125 results for “Chicago (Ill.)”

Farm woman gathering eggs

Although tending poultry was considered “women's work” on midwestern farms, it was a profitable enterprise that brought in much needed cash for farm families.

Creator
Chicago, Burlington & Quincy Railroad Company
Date
ca. 1949
Subjects
Agriculture
Farming
Gender and society
Places
Illinois
Bridge building in Illinois

With the help of a steam-powered crane, workers place a massive steel beam into a railroad bridge. Steel and concrete bridges allowed for heavier trains and were more durable than the wood and stone bridges they replaced.

Creator
United States Army Corps of Engineers
Date
ca. 1890
Subjects
Bridges
Railroads
Workers
Places
Illinois
View of Burlington

A view from the south of the town of Burlington, Iowa. Paddle wheel boats navigate the Mississippi River while others dock at the shore. In the foreground a locomotive crosses the iron bridge spanning the river. Steeples of the town's many churches are visible along the skyline. Printed in the guidebook “How to Go West,” the image suggests opportunities for work, trade, and community for those moving west.

Date
1872
Subjects
Chicago, Burlington & Quincy Railroad Company
Railroads
Places
Iowa
Mississippi River
McClure Farm, Franklin County, Indiana

This image of a well-established farm in south eastern Indiana is an example of the many county atlases produced in midwestern states during the late 19th century. The accompanying text (readable in the second image) relates the McClure's family history including their origins in western Ireland, and James McClure's political affiliation.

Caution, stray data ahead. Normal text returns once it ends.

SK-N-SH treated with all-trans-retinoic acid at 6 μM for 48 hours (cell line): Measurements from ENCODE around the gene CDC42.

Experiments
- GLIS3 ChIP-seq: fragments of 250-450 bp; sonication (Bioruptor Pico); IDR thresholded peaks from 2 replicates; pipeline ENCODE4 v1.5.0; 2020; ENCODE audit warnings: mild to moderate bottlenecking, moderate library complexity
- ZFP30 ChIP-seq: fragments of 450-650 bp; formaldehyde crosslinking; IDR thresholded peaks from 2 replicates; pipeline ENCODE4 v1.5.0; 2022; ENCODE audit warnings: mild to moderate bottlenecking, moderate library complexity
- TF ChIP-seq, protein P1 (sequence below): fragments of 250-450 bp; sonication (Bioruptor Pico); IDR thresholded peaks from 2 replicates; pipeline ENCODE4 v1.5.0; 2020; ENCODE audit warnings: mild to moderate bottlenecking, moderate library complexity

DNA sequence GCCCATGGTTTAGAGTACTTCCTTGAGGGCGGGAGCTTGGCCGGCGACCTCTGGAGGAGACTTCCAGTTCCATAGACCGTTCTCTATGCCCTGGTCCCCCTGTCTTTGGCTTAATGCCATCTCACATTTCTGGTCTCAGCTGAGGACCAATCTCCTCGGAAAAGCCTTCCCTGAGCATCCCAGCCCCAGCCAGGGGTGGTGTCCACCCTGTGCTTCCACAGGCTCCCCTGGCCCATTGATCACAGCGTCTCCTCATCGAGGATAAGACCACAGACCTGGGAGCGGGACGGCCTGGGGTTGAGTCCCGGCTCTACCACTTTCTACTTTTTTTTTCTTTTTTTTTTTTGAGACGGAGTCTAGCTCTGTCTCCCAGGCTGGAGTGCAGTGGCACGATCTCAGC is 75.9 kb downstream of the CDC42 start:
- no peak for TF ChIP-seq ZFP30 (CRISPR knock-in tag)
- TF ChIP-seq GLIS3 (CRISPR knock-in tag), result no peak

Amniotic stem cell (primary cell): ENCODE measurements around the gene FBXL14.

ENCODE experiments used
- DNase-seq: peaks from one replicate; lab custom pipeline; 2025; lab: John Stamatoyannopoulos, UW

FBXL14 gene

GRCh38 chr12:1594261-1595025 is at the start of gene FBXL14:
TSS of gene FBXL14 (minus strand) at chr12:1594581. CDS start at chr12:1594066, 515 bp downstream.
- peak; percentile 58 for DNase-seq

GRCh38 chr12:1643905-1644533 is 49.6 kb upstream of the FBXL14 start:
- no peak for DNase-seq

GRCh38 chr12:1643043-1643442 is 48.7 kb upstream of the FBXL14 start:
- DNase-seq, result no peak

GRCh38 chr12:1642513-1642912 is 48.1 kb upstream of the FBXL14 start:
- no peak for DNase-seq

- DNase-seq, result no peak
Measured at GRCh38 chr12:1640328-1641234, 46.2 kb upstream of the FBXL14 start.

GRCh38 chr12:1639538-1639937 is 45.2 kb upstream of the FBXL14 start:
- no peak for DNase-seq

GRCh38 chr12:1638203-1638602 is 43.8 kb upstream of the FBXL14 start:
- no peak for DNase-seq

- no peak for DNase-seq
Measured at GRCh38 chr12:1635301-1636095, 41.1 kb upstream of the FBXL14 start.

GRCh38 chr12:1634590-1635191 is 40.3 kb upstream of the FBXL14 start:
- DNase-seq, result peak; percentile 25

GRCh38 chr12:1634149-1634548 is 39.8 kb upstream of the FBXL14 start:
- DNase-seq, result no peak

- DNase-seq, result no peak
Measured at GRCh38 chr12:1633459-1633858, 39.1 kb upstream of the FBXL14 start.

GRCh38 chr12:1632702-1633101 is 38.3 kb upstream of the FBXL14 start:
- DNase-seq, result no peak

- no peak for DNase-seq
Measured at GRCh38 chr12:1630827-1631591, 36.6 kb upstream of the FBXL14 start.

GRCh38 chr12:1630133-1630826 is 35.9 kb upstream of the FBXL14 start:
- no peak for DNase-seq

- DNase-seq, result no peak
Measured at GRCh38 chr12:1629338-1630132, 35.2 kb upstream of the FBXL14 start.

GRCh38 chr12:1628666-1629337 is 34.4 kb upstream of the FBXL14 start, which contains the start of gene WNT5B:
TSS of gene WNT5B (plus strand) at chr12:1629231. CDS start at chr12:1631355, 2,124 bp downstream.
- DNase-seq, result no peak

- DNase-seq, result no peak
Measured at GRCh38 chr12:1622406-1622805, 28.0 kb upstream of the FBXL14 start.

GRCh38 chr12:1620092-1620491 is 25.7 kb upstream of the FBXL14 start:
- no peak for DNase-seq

Date
1882
Subjects
Agriculture
Immigration
Mapping
Places
Indiana
Cheap Farms for Settlers

A broadside advertising land for sale in western Iowa. In addition to selling farm land, the American Emigrant Company recruited European workers and farmers to migrate to the western United States, arranged their travel and work contracts, and handled money sent home by immigrants. Prominent business and political leaders were major investors in the company.

Date
1865
Subjects
Advertisements
Education
Farming
Immigration
Railroads
Places
Iowa
Liberty Line

Reproduced in a 1904 history of the Underground Railroad, this advertisement from an abolitionist periodical of 1844 offers free travel to Canada for those “who may wish to improve their health and circumstances.” The “Liberty Line” was not a real railroad, but a network of sympathetic northerners who helped escaped slaves flee to Canada were slavery had been abolished.

Date
1904
Subjects
Canada
Emancipation
Slavery
Underground Railroad
Title page and annotated flyleaf to _Biographical History of Shelby and Audubon Counties, Iowa_

In the late nineteenth century publishers compiled histories and biographical dictionaries for counties throughout the Midwest. Residents often paid for their biographies to be included. In this copy a family has kept track of its genealogy, with reference to a biography in the volume as well as to relatives in Hull, England and Wheeling, West Virginia.

Date
1889
Places
Iowa
Michigan Central Railroad Niagara Falls Route

The Michigan Central Railroad knit together an international Great Lakes region, connecting upper and lower Michigan to Chicago, Ontario, New York, and Boston. At Niagara Falls the Michigan Central carried passengers across a cantilevered bridge past a scenic gorge.

Date
1888
Subjects
Railroads
Homesteads and Pre-Emptions

During the late 19th century the U.S. government aided settlement of farm farmers on the Great Plains by offering land at very low prices to those who would establish farms. As this description of the process indicates, immigrants seeking homestead land were required to declared their intention to become American citizen. For European immigrants this was a very small barrier.

Date
1872
Subjects
Agriculture
Immigration
Railroads
Places
Great Plains
Kansas
Nebraska
The Switzerland of America

Appearing in a guidebook, “How to Go West,” this advertisement celebrated the healthful climate and natural beauty of the Rocky Mountains as “The Switzerland of America.”

Date
1872
Subjects
Railroads
Tourism
Places
Colorado
Great Plains